Emergency care — Froedtert Hospital is eastern Wisconsin’s only adult Level 1 Trauma Center and is a certified Primary Stroke Center. Expert treatment for heart attack, stroke and other heart and vascular emergencies is available through our 24-hour cardiac catheterization lab, interventional radiology suites and other resources. Learn more about emergency heart care.
Endarterectomy — the surgical removal of plaque from the inner wall of a diseased artery by surgery. See carotid endarterectomy.
Endovascular aneurysm repair (EVAR), endovascular stent grafts, endovascular therapy — a minimally invasive procedure in which a catheter is guided into the abdominal aorta to treat an aneurysm; offers a less invasive alternative to surgery for some patients with difficult-to-reach aneurysms. Learn more about treatments for aortic conditions offered through the Aortic Disease Program.
Endovascular vein harvesting — a minimally invasive technique for obtaining a leg vein to be used as a cardiac bypass graft. Learn more about the cardiac surgery options we offer.
Endovenous laser ablation — a technique for treating varicose veins that uses laser energy inside a faulty vein to seal it closed, allowing the blood to be diverted to other normal veins. Learn more about treatments offered through the FORME Aesthetic and Vein Center.
Heart transplant — replacement of a diseased or damaged heart with a healthy heart from a donor. Learn more about the Comprehensive Heart Failure and Transplant Program.
Implantable cardioverter defibrillator (ICD) — a device implanted in the chest to monitor for and correct episodes of an abnormal heart rhythm (arrhythmia) by pacing or shocking the heart. Learn more about implantable devices and the Arrhythmia Program.
Interventional cardiology — the field of cardiology in which catheter-based (non-invasive) procedures are performed for the treatment of coronary artery disease. Learn more about interventional cardiology and the Coronary Artery Disease Program (CAD).
Interventional radiology, vascular and interventional radiology — a subspecialty of radiology which involves using imaging to perform minimally invasive procedures to diagnose and treat disease, often offering an alternative to surgery. Learn more about vascular and interventional radiology.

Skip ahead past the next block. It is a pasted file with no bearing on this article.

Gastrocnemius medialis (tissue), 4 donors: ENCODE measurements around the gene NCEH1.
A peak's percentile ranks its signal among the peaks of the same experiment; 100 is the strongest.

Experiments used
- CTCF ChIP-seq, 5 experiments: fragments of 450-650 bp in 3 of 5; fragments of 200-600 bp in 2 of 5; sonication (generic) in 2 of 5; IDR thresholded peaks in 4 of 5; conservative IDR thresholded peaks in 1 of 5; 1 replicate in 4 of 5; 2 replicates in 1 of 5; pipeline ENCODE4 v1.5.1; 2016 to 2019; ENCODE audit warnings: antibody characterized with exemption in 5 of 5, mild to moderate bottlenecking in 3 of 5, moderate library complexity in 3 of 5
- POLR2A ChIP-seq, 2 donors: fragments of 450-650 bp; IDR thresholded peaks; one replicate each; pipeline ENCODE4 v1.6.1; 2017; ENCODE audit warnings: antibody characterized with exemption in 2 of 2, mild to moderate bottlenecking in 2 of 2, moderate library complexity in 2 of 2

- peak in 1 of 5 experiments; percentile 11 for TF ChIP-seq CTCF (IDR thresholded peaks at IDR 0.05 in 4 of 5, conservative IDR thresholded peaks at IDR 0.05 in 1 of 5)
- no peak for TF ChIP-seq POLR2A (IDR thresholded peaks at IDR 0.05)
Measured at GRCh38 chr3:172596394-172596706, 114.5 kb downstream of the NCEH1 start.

Laser lead extraction — a procedure for safely removing damaged, infected or otherwise problematic pacemaker or defibrillator leads. Learn more about this and other treatments offered through the Arrhythmia Program.
Maze procedure — a procedure performed to treat atrial fibrillation, the most common type of arrhythmia; see CryoMaze
Medical management — the use of medications to treat heart and vascular disease
Microphlebectomy, ambulatory phlebectomy — a technique to remove varicose veins by making tiny incisions in the skin through which the varicose veins are removed. Stitches are usually not required. Learn more about treatments offered through the FORME Aesthetic and Vein Center.
Minimally invasive direct coronary artery bypass (MIDCAB) — a type of bypass surgery that may be used when only one or two artery bypasses are needed; the procedure uses a 2- to 3-inch incision in the chest, without splitting the breast bone. Learn more about the cardiac surgery options we offer.
Minimally invasive heart surgery — a variety of heart procedures performed through 3-4 small incisions on the left or right side of the chest; does not require cutting through the breast bone. Learn more about minimally invasive heart surgery.
Mitral valve annuloplasty — surgery to repair the annulus, the fibrous tissue at the base of the mitral valve. Learn more about valve surgery.
Mitral valve repair or replacement (minimally invasive) – The mitral valve can often be repaired or replaced in a minimally invasive procedure, through a small incision in the chest. Learn more about the mitral valve surgery options we offer.
Off-pump bypass surgery — surgery done without stopping the heart and without a heart-lung machine; during the surgery, the heart continues to pump blood to the body. Learn more about cardiac surgery.
Open heart surgery — surgery that involves opening the chest to reach the heart while a heart-lung machine performs for the heart and lungs during the operation. Learn more about the cardiac surgery options we offer.